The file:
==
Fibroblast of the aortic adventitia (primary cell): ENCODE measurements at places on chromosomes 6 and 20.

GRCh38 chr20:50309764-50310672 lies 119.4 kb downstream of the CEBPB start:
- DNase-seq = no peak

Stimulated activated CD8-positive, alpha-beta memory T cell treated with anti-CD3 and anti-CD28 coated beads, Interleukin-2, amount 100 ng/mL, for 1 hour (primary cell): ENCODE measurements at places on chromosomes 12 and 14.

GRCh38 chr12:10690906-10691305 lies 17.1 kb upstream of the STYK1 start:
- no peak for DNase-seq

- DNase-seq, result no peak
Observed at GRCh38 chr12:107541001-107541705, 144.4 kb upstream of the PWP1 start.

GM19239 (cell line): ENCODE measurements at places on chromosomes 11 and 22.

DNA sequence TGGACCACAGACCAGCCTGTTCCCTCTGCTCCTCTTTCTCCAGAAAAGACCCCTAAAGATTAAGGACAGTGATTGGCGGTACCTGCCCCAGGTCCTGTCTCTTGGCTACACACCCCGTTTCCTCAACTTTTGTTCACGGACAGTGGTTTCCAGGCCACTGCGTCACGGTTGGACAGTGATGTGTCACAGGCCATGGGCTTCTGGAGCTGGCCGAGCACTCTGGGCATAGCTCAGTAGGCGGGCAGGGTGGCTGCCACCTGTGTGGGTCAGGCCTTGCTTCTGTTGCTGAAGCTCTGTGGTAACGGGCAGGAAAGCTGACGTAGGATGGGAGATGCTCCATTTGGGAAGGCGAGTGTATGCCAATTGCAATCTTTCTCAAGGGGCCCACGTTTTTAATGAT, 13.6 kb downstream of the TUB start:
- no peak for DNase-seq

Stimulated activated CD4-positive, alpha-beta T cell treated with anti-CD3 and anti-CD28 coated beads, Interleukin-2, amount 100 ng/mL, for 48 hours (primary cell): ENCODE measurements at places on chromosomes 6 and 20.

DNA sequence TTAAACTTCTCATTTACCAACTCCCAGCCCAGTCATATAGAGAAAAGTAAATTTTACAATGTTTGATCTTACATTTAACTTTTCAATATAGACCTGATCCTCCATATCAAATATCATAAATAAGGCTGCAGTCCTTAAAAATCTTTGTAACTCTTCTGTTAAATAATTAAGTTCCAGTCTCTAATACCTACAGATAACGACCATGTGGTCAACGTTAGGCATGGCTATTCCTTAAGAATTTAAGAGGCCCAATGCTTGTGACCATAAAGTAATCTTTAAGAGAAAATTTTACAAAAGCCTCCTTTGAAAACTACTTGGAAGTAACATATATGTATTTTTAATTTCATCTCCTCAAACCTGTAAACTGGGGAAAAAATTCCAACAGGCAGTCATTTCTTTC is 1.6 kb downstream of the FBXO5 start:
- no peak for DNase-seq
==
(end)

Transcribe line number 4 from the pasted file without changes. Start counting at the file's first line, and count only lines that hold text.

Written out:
Stimulated activated CD8-positive, alpha-beta memory T cell treated with anti-CD3 and anti-CD28 coated beads, Interleukin-2, amount 100 ng/mL, for 1 hour (primary cell): ENCODE measurements at places on chromosomes 12 and 14.